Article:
The Industrial Revolution

The time between 1750 and 1850, referred to as ‘the Industrial Revolution’, is a period when population movements took place. Transportation proved difficult, merchants using packhorses to transport their merchandise to fairs and trade centres. The animals, sometimes numbering in the hundreds, required staff to manage them. Scotch cattle required drovers; sellers and buyers needed representatives. It was only natural therefore that some of these people met and married a long way from their own homes.

In 1700 most of the population of England and Wales lived in rural parishes and worked in agriculture. By 1900 the population had increased six-fold and was centred around industries in towns. Between 1700 and 1900 two ‘revolutions’ had actually taken place. Though the Industrial Revolution is far more widely recognised, the Agrarian Revolution saw the reduction in the need for farm labourers. With the abolition of the common field system (the enclosure of land once worked by many families), farms were consolidated and farmers who could not afford to buy the land were forced to work for those who could.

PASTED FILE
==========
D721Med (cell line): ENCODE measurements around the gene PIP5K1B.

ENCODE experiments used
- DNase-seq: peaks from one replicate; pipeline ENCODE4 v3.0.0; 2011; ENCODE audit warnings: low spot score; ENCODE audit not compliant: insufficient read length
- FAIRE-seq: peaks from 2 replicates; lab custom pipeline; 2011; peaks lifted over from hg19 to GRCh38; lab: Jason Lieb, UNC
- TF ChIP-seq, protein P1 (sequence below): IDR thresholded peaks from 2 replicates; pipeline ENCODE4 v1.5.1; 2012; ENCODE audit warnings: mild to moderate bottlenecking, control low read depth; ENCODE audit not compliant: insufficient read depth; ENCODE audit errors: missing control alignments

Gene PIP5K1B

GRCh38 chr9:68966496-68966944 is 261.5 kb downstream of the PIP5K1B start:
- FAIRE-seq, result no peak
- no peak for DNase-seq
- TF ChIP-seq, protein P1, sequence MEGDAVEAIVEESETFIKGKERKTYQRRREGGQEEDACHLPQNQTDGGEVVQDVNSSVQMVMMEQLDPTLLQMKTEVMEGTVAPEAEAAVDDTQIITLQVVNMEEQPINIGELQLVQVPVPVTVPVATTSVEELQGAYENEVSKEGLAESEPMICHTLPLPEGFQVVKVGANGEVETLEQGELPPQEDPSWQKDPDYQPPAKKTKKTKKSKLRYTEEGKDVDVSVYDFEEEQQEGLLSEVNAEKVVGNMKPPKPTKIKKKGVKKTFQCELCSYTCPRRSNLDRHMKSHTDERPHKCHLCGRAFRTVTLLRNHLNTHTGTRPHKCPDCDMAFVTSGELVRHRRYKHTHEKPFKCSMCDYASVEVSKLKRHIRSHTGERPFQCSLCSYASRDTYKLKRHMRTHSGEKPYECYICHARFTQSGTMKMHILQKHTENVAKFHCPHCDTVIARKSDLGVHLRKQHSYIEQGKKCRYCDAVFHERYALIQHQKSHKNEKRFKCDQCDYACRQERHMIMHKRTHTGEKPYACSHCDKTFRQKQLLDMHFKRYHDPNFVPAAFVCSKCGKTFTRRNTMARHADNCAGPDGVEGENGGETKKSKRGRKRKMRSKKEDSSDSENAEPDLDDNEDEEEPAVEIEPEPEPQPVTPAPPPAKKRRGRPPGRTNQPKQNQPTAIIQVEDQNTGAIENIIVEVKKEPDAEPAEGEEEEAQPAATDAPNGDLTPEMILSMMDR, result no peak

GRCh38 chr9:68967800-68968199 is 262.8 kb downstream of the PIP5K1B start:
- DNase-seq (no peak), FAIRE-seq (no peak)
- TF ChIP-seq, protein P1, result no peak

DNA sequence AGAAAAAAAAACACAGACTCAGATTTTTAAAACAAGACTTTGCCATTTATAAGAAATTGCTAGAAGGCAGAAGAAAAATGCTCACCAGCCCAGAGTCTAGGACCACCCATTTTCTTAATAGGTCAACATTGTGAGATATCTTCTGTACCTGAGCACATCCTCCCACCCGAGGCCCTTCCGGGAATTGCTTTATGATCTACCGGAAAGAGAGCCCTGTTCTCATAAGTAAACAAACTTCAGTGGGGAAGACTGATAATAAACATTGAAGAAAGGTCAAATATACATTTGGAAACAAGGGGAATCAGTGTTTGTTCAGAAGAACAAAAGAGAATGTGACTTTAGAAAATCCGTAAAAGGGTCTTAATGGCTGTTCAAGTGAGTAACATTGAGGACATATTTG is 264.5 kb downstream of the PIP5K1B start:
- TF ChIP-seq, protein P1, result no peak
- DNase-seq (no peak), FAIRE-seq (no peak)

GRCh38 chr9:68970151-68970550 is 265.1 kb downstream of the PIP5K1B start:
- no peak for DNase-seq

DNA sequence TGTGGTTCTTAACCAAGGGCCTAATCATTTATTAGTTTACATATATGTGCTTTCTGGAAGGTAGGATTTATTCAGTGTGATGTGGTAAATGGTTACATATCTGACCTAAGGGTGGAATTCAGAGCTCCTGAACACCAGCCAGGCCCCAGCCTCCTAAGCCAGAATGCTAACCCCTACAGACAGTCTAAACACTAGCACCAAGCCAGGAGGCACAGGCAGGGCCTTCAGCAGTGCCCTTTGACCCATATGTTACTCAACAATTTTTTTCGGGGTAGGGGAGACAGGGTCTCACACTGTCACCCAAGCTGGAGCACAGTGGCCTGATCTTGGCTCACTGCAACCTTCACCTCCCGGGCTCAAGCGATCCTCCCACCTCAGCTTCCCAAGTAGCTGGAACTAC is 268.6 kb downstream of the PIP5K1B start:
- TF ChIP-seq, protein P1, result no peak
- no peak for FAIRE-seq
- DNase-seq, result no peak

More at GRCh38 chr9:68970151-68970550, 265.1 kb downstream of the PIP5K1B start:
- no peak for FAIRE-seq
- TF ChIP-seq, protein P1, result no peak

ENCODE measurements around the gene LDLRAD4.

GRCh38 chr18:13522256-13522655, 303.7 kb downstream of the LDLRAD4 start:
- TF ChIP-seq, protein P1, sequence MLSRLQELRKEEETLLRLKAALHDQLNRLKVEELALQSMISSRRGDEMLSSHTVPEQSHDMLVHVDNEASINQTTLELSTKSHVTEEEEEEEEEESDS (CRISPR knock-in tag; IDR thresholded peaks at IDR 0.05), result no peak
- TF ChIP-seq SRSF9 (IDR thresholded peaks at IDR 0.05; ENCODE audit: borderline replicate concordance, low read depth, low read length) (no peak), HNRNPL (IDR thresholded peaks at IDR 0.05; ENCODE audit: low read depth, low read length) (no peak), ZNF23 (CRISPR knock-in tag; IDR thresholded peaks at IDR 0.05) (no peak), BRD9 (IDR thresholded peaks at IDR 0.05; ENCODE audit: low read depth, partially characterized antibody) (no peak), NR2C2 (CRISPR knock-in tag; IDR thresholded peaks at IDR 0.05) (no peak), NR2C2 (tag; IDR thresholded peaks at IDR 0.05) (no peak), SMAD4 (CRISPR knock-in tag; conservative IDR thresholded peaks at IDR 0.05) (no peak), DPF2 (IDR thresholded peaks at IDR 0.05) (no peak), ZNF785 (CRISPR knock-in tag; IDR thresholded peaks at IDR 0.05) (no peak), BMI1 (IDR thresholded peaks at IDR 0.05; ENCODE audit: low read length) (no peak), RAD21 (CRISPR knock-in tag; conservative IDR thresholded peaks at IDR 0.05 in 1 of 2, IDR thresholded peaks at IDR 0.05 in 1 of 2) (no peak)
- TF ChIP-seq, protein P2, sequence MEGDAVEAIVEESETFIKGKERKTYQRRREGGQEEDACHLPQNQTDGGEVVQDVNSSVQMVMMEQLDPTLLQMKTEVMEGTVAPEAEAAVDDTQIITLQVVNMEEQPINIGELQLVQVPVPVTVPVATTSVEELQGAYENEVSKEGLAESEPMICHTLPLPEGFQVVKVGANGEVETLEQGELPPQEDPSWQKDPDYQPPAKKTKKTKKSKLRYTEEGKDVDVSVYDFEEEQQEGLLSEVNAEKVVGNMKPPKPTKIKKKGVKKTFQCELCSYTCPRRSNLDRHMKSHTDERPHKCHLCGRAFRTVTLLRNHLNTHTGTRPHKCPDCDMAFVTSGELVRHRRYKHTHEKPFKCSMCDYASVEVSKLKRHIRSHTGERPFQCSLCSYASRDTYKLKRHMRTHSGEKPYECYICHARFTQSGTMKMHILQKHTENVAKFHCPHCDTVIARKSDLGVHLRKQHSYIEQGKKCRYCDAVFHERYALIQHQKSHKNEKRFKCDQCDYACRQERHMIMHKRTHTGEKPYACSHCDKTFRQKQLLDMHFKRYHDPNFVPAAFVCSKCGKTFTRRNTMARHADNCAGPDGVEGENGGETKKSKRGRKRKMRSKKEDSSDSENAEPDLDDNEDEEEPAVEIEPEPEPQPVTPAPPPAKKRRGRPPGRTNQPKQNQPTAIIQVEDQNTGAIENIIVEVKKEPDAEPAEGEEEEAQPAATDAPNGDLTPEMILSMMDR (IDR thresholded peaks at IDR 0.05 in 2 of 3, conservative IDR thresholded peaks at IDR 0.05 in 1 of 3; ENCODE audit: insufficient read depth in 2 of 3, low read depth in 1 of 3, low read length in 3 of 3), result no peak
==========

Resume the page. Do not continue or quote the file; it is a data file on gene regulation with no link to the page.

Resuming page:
The Industrial Revolution saw the invention of such things as the spinning Jenny, which meant that what was once a ‘cottage-based’ industry for spinning cotton saw manufacturing move into factories. New factories were established in towns and country people, mostly in the Midlands and the north, left their homes in the country and moved to the factory areas for work. The migration involved thousands and more followed in 1800 when the power loom and the coal and iron industries had developed further to produce the factory system.


[source: "Population Movements in England and Wales during the Industial Revolution", Genealogical Society of the Church of Jesus Christ of Latter Day Saints Inc., Series A,No.51]

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